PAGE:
The research, which involved almost half a million people, found that self-described "evening people" were 10 percent more likely to die over a 6.5-year period, compared with self-described morning people. They were asked to identify as a "definite morning type" a "more a morning person than evening person", "moderate evening type" or a "definite an evening person".
About 433,268 people participated in this study and over the course of the six and a half years, 10.000 of them died.
There are many other problems that come with being a night owl.
"This first report of increased mortality in evening types is consistent with previous reports of increased levels of cardiometabolic risk factors in this group", the study reads.
"'Night owls" trying to live in a "morning lark' world may have health consequences for their bodies", study co-author Kristen Knutson, an associate professor of neurology at Northwestern University Feinberg School of Medicine, said in a statement.
"It is a public health problem that cannot be ignored", said Malcolm von Schantz, a professor of chronobiology at Surrey University.
Even more, passing towards the daylight saving time coincides with a higher incidence of heart attacks and for the late risers is more hard to adapt to the change, say the researchers.
- Doing things earlier and being less of an evening person as much as you can. Make work shifts match peoples' chronotypes.
"The findings for the mortality actually weren't as robust as I would have hoped".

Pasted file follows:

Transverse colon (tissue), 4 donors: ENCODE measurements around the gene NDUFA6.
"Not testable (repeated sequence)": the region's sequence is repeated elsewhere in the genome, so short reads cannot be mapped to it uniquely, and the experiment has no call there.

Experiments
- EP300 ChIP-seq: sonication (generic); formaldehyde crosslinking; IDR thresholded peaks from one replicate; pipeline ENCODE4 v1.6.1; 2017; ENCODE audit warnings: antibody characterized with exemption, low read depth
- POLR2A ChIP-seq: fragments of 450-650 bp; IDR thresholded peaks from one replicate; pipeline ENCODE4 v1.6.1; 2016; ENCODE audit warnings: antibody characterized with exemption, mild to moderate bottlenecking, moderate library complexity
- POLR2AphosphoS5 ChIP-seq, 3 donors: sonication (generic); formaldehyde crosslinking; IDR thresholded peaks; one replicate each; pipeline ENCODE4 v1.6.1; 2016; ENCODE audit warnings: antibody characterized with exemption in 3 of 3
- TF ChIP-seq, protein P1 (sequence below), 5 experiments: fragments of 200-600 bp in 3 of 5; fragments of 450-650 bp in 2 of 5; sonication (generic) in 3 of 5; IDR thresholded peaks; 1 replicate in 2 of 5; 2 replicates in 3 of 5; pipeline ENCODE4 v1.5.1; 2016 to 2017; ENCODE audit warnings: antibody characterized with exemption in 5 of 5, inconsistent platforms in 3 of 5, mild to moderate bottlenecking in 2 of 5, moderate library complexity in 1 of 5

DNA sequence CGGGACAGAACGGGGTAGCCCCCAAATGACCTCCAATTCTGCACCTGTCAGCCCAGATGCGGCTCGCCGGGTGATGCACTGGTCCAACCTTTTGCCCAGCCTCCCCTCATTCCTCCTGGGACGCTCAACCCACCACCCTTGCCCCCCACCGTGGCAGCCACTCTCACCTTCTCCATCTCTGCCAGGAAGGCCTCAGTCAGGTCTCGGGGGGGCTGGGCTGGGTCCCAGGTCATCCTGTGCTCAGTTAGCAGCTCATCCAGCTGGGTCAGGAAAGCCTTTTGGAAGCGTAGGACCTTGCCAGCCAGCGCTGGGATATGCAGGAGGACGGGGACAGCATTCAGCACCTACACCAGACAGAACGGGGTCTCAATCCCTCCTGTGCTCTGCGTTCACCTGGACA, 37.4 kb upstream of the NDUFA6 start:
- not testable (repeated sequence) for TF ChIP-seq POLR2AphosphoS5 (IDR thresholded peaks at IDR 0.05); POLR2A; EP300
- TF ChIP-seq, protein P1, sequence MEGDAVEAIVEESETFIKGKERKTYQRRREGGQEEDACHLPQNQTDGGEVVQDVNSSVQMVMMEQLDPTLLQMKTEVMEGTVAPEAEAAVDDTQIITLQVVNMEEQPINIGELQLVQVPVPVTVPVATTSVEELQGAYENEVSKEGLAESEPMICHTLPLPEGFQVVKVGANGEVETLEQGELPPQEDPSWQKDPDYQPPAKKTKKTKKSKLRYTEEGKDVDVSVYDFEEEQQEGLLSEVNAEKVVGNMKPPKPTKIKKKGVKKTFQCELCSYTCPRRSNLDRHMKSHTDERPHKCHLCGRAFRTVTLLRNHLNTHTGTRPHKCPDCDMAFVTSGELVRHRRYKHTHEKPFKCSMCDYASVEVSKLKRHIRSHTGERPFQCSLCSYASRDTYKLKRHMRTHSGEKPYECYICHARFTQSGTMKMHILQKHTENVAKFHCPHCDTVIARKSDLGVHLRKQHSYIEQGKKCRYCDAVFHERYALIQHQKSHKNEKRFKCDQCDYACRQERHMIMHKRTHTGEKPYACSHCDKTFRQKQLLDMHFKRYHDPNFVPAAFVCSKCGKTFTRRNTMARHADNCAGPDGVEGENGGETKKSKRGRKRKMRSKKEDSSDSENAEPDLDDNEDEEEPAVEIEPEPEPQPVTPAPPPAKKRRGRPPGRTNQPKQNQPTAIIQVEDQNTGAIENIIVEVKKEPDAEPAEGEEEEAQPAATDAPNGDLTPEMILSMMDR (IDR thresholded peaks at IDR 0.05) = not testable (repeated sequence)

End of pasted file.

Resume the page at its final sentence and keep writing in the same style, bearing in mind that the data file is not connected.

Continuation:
A 2014 study also showed that those who stay up late had less white matter in certain areas of the brain associated with depression.
"If we can recognize these chronotypes are‚ in part‚ genetically determined and not just a character flaw‚ jobs and work hours could have more flexibility for owls‚" she said.
Dr Knutson said that one way night owls could help themselves was to ensure they are exposed to light early in the morning, but not at night. But overall, the tendency to feel more alert and alive in the morning or evening remains, no matter how much people try to change it.
Knutson and colleagues also said that the society can help.
"Part of it you don't have any control over", she said, "part of it you might". Generally, if people prefer to go to bed later and wake up later on days they don't have to work, they're probably suffering from at least some degree of social jetlag.